Tuesday, March 8, 2016

The problem of grace. . .

Sermon preached for Lent 4C on Sunday, March 6, 2016.

    Lets face it.  Though our congregation is named Grace Lutheran Church and we insist we are saved by grace, as St. Paul says, grace is a problem and it is always a problem. It is foreign to our sinful hearts and we find grace inherently unjust.  Sure, it is no problem when the grace is applied to me but what about when my scoundrel of a neighbor receives God’s grace?  As long as we are beneficiaries of God’s kindness, grace is okay, even good, but when the undeserving escape punishment and receive the same forgiveness given to us, that is a problem.  Sinful hearts hate grace and God much teach us to love the mercy shown to all.
    Look at the parable we just heard.  Both sons are worthless disappointments to the loving Father.  One is a greedy, selfish, user who wishes his father dead to get what he wants.  The other is a hater who resents his father and despises his brother.  If there were justice, the father would have disowned them both long before one asked for his money and the other confessed his begrudging service to his father.
    Like the elder son, we are in love with the law (or as Pastor Ulrich put it last week karma or balance).  People ought to get what they deserve (except me, of course, I deserve a break).  Every sinner should be punished – nothing makes us feel better than when the guilty back what they gave.  You should have to earn your breaks.  We dislike no one more than those born with a silver spoon in their mouths.  Everyone should have to earn their breaks – isn’t that what we did?  We paid our dues.
    Like the elder son we hate the Gospel.  Why should that poor excuse for a brother be forgiven, welcomed home, and rewarded for his scandalous life?  We resent the forgiveness that God shows to the undeserving – those whom we deem unworthy and unfit for God and His kingdom.
    We resent the kind of grace that throws a party for a sinner, that sets a place at the high table and serves the guilty as if they were righteous.  No, we complain, what did we ever get for being good?  If life is fair, the guilty should expect and receive only punishment.  Grace is fruit basket upset for such thinking.
    Ultimately, the reason we resent grace is that it implies that we are as guilty as the unworthy sinner, as needy as every other helpless soul who cannot repair wrong or make it right.  The worst thing about grace is that it means we are not here by our merits but by mercy, we are not righteous but forgiven, and we have as little consolation with justice as the worst sinners have.
    This story is all wrong.  The profligate son did not deserve the Father’s welcome or forgiveness or the fatted calf.  But that is exactly the point.  Grace is not for the deserving or worthy or valuable but for the sinner, the unworthy, the lost, and those beyond their own redemption.  While we were yet sinners and enemies of God, Christ died for us...  He died for YOU.  Grace does not ignore wrong or erase guilt or brush off sin but forgives it.  God forgives YOU!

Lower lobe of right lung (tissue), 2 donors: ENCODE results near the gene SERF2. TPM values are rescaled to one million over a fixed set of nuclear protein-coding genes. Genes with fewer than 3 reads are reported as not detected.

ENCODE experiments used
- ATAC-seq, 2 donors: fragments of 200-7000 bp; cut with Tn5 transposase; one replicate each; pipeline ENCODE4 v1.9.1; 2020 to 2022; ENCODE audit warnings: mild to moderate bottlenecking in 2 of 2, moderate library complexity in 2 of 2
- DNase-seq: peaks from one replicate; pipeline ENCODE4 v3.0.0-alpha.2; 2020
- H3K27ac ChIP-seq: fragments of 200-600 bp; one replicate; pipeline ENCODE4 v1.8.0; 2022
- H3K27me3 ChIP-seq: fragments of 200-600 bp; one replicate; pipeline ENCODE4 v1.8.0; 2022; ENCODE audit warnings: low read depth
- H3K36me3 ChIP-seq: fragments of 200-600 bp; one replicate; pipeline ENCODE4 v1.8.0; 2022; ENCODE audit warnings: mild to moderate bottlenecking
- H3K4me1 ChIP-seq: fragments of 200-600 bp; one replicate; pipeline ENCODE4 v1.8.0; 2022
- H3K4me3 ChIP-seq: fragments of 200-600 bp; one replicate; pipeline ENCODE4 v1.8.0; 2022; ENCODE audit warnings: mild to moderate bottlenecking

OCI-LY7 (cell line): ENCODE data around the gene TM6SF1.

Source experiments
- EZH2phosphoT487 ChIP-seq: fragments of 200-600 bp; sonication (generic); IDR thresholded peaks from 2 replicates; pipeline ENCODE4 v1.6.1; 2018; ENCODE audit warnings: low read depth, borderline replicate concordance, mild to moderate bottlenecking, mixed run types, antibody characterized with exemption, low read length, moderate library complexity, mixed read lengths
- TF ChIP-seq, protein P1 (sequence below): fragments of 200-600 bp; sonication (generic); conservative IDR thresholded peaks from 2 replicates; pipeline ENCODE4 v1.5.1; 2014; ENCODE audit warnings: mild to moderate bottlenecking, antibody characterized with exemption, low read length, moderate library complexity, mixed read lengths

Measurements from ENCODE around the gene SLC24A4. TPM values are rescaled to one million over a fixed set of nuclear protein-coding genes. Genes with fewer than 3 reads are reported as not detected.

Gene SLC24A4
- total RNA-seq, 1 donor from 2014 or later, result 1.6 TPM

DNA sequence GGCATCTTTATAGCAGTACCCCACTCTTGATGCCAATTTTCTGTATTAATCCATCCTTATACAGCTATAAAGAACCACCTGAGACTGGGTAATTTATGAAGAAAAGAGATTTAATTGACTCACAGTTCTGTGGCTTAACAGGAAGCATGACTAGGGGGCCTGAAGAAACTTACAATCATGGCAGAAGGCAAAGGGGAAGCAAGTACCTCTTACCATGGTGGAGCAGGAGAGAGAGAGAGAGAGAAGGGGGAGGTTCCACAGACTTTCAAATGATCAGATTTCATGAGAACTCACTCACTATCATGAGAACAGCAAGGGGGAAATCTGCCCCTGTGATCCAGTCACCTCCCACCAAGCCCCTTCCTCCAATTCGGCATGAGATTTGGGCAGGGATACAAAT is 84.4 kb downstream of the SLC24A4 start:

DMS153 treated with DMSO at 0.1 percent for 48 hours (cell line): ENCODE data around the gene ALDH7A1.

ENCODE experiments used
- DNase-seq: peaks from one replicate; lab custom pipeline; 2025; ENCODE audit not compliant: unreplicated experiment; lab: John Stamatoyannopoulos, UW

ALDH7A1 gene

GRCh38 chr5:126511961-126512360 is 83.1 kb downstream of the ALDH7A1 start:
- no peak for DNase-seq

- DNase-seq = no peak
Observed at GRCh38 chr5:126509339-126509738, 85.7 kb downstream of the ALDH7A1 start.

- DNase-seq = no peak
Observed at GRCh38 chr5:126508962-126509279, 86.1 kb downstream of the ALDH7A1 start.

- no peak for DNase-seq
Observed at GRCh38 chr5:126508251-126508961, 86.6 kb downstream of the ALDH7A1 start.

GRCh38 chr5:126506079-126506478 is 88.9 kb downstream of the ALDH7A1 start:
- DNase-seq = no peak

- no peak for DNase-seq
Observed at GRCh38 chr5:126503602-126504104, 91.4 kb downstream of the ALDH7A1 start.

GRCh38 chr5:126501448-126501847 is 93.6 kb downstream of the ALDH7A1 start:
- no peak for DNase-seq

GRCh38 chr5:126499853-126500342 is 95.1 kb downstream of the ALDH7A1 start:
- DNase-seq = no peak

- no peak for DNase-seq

God’s values are helplessly at odds with the world’s values and with the judgments of our own hearts.  His grace is wasteful and extravagant – totally unreasonable.  But if we refuse the grace to the prodigal sons of this world, we also refuse it for us. That’s why this parable is a call to faith.  There is no explanation for the Father’s mercy in welcoming back, forgiving, and restoring his worthless son.  There is no explanation for the Father’s love for such a hard hearted older son.  It is all grace. So the Spirit must intervene to break through the barrier of our sinful hearts and teach us both to delight in the grace God has shown to us in Christ and to rejoice at our sinful neighbor who is also redeemed by grace.
     Our sinful hearts are not only at war with God but with His grace and favor.  Without the Spirit to convict us of our sins, we resent the Kingdom of God and refuse the gift of mercy.  Today we can but pray the Lord to teach us His ways, the ways of grace and mercy, and to give us faith.
    What did Jesus say last week?  Unless you repent, you too  shall perish.  Grace is not logical or reasonable.  The guilty find forgiveness and the lost are found and the undeserving are given a party and a place at the head table.  This is not theory.  It is not merely a parable.  It is reality.  Look around you.  It happened again today.  Whether you have wasted your life in the shameless pursuit of wine, sex, and song or you lived a good life because you thought it would get you a break from God, the Father’s arms are outstretched to you and His welcome reaches out to you today.  Come, enter into the joy of Your Father.  Receive forgiveness, wear the Father’s robe of righteousness, and eat the holy food and drink the holy drink of His table.  Amen.

1 comment:

ErnestO said...

I have so far to go and so little time this being the winter of my life...pray for me ..................